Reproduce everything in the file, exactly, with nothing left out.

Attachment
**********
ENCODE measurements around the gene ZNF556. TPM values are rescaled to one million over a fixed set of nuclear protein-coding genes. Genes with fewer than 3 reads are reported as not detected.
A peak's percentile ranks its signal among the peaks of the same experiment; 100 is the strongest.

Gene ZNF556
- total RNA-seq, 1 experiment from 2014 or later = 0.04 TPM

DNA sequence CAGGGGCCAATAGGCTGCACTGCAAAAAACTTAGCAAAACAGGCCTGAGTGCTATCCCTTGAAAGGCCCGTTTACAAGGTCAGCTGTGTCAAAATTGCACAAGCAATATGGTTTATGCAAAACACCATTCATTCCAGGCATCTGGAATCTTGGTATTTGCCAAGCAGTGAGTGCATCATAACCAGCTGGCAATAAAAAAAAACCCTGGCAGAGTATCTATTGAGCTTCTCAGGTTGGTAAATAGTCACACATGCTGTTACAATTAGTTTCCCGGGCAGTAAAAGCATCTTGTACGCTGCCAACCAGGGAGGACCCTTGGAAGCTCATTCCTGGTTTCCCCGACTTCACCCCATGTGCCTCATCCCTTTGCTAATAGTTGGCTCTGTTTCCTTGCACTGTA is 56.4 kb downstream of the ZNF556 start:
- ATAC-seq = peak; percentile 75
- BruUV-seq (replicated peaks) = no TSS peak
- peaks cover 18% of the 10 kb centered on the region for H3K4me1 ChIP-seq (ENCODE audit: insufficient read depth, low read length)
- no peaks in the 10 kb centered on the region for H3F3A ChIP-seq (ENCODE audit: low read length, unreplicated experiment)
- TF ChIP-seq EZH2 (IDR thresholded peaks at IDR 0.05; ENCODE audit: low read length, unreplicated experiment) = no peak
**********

ENCODE measurements around the gene ZNF556. TPM values are rescaled to one million over a fixed set of nuclear protein-coding genes. Genes with fewer than 3 reads are reported as not detected.
A peak's percentile ranks its signal among the peaks of the same experiment; 100 is the strongest.

Gene ZNF556
- total RNA-seq, 1 experiment from 2014 or later = 0.04 TPM

DNA sequence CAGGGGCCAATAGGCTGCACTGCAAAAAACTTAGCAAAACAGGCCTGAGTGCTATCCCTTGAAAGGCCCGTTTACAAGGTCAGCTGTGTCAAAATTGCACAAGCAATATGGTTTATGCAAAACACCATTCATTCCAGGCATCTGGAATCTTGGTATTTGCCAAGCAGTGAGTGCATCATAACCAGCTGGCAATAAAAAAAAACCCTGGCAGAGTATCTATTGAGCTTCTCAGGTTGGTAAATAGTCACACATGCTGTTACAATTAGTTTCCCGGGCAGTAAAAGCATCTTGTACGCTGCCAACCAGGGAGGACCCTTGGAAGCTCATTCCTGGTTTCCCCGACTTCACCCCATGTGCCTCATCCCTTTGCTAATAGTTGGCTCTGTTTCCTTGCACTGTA is 56.4 kb downstream of the ZNF556 start:
- ATAC-seq = peak; percentile 75
- BruUV-seq (replicated peaks) = no TSS peak
- peaks cover 18% of the 10 kb centered on the region for H3K4me1 ChIP-seq (ENCODE audit: insufficient read depth, low read length)
- no peaks in the 10 kb centered on the region for H3F3A ChIP-seq (ENCODE audit: low read length, unreplicated experiment)
- TF ChIP-seq EZH2 (IDR thresholded peaks at IDR 0.05; ENCODE audit: low read length, unreplicated experiment) = no peak